Tribune News Service
Ludhiana, May 14
Covid survivors not following up with the doctor post recovery or continuing medicines after recovery on their own are the major factors leading to the black fungus infection (mucormycosis).
In addition to this, cases have surfaced where people are indulging in self-medication (to avoid hospital visits) and buying steroids on their own for tackling Covid, which is later leading to the black fungus infection.
Who are at risk
All recovered patients from Covid who are or were on steroids, if experiencing some headache, vision impairment, swelling on face, nasal block, altered mental state or blackish discolouration around the bridge of the nose should get themselves checked for black fungus.
Nearly three-four cases are being reported every week in major hospitals of Ludhiana though many have been cured. A few patients have lost their eyesight after contracting black fungus. It affects the nose, sinuses, eyes and brain.
Dr Manish Munjal, Head of Department of Otorhinolaryngology at Dayanand Medical College and Hospital (DMCH), said they had received 20-25 cases of black fungus during the second wave and most of the patients were Covid survivors.
“The problem is found mostly in Covid survivors who are diabetic, hypertensive or kidney patients. They are cured of the virus but during the process, they are given steroids. The body’s immune system goes into an overdrive to fight the virus. Drop in immunity later could be triggering these cases of mucormycosis,” said Dr Munjal.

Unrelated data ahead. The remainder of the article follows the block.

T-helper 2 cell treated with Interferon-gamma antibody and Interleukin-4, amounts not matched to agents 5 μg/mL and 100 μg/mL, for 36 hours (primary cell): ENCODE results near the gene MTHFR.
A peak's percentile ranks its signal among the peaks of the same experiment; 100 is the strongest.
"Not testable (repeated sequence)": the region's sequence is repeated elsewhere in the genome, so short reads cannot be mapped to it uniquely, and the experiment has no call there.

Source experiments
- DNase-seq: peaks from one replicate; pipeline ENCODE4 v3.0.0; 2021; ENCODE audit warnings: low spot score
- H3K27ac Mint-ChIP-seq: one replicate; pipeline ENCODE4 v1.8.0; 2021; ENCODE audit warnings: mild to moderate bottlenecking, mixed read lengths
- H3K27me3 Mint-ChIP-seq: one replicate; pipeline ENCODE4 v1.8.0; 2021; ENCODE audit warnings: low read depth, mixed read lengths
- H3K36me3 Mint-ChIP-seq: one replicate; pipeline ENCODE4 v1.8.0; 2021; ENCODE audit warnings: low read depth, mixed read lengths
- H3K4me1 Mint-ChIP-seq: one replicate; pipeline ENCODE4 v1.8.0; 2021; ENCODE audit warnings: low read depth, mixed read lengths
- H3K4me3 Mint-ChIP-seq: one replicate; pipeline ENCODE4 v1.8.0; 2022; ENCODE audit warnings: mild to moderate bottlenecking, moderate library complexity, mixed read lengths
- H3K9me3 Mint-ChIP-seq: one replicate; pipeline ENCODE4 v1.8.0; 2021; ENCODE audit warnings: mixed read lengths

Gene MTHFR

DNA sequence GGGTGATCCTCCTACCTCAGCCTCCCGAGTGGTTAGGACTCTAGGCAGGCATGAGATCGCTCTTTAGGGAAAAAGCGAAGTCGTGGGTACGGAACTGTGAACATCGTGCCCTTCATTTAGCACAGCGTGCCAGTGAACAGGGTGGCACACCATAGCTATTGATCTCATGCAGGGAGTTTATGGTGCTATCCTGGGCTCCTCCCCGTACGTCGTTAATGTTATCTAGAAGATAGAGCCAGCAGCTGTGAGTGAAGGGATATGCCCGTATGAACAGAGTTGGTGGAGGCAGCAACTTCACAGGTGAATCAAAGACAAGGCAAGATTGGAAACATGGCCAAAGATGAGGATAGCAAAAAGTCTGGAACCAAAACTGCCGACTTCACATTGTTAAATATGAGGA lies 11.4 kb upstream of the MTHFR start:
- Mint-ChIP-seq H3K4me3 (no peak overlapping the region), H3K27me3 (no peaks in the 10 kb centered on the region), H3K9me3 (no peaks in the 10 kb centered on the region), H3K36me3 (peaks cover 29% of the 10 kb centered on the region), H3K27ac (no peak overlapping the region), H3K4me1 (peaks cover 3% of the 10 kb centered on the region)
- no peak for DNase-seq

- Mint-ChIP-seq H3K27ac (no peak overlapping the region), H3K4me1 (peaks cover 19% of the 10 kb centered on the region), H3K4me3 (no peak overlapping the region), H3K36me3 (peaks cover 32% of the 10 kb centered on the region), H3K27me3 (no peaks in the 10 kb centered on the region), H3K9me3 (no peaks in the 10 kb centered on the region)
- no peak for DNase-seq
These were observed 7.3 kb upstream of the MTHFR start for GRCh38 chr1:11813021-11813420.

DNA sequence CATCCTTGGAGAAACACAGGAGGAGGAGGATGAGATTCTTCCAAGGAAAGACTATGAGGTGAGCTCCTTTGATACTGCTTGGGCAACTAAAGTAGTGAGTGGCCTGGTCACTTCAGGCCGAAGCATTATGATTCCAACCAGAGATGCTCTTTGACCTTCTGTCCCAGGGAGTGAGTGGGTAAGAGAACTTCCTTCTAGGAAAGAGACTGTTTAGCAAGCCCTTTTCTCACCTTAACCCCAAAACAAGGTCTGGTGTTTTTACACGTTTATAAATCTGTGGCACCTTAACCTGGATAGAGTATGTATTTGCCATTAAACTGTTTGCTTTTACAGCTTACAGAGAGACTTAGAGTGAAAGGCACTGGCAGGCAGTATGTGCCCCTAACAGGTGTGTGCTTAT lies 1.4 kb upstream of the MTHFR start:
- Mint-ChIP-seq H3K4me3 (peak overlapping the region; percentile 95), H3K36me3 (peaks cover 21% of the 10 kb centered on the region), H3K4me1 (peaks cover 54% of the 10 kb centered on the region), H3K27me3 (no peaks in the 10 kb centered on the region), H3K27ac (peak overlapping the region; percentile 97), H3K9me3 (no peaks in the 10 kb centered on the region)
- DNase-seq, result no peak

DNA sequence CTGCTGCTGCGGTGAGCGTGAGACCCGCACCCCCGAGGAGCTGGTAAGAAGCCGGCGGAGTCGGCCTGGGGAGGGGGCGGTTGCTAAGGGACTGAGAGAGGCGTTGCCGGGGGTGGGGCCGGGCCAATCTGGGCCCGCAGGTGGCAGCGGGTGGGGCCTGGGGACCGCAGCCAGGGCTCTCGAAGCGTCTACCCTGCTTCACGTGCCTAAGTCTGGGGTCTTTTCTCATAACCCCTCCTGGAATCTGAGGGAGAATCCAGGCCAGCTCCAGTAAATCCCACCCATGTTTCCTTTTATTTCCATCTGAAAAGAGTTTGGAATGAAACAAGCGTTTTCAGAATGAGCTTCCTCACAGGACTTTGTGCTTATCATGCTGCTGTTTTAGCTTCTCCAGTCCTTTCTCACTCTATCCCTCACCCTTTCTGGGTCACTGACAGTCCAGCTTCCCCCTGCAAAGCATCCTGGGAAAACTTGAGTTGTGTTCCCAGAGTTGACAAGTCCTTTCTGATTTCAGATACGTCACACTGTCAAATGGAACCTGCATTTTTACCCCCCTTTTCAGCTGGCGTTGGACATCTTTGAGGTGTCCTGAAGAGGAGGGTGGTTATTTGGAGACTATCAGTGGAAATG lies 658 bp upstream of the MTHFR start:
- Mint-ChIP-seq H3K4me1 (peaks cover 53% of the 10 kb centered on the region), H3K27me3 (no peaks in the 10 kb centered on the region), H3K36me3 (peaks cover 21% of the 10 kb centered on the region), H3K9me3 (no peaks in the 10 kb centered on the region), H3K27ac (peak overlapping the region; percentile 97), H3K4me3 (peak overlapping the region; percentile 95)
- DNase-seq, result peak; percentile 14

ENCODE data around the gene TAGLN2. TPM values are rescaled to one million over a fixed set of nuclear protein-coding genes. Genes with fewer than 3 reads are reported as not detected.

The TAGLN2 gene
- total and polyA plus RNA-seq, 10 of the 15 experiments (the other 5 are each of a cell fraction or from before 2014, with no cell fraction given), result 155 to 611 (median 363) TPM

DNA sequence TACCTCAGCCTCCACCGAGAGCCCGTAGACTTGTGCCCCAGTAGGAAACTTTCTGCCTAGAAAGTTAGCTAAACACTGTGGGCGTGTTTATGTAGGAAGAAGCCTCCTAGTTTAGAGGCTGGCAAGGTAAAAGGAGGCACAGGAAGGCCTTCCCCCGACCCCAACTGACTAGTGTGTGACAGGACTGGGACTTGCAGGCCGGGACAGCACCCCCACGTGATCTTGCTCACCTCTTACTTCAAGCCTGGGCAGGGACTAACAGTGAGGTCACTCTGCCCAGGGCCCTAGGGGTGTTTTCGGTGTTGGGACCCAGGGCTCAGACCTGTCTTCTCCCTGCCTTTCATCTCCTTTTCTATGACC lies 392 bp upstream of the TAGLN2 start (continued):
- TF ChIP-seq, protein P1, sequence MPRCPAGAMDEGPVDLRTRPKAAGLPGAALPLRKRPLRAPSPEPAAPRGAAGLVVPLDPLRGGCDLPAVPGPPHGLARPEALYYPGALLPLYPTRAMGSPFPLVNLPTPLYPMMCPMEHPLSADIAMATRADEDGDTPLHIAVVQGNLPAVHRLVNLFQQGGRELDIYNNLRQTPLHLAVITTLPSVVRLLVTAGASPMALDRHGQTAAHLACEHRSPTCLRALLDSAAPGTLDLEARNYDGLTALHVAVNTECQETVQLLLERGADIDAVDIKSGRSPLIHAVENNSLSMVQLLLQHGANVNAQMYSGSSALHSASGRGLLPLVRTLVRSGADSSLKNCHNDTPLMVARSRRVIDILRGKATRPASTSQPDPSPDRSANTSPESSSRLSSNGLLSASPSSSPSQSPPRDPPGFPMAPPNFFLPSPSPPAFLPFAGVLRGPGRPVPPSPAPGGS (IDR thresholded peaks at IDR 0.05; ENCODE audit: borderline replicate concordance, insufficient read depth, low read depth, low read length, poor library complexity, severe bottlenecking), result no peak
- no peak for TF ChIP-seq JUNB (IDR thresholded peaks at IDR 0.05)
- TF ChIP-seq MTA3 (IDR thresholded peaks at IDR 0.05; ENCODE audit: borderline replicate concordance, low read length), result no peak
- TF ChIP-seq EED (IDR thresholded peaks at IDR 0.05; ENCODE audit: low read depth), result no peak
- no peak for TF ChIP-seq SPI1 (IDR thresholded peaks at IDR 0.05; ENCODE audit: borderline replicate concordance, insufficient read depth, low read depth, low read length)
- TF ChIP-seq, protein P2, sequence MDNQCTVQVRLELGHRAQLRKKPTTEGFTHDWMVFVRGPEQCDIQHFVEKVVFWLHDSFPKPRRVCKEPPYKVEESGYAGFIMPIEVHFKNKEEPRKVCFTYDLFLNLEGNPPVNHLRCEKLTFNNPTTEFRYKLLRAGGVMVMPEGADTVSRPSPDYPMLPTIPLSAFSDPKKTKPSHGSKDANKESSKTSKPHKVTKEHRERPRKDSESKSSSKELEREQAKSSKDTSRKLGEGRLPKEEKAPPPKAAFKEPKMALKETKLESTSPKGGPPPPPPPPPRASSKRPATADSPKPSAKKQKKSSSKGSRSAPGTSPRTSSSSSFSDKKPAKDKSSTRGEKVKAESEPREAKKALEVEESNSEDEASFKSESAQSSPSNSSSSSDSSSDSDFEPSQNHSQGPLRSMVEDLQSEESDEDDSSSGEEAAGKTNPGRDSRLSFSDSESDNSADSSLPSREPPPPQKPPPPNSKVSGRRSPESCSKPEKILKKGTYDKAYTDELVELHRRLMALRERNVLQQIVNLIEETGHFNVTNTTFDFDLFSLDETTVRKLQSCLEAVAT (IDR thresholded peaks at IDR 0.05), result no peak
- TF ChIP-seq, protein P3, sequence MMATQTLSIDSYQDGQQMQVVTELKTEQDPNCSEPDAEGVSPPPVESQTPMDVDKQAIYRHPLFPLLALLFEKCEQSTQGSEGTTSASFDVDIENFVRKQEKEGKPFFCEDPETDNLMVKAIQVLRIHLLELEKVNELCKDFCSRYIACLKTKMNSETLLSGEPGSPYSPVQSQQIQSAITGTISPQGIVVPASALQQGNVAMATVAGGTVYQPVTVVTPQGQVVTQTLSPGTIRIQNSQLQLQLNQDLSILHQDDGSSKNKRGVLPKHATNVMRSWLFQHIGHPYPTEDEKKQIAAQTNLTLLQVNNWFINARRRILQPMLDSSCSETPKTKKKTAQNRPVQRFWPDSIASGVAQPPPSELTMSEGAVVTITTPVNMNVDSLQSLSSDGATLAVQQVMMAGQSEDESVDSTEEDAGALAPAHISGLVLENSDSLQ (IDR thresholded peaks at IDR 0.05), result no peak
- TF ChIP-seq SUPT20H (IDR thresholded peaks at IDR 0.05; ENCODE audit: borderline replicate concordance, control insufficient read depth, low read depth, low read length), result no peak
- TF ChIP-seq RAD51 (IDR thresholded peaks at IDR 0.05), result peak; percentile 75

He said patients needed to do a regular follow-up with the doctor after recovery. “Telemedicine is not a popular concept in Punjab, especially in rural areas, due to which patients continue to take medicines post recovery on their own which leads to complications like the black fungus,” Dr Munjal added.
Christian Medical College and Hospital is also receiving cases of black fungus. During pre-Covid times, one case was reported in a month but now, the hospital is getting two-three cases every week.
Dr Priyanka, associate professor in Department of Ophthalmology at DMCH, said they received three patients in the past few days. One is still admitted and has lost sight in one eye.
Dr Shaffie Baidwal, associate consultant, Department of Ophthalmology, Fortis Hospital, said when the fungus invades the para-nasal sinus mucosa, it may spread directly to the orbits, and from there to the brain. With extensive spread of the disease, removal of orbit/eye along with sinuses may be necessary. Often it is too late to save the patient’s vision, or even their eye or life.
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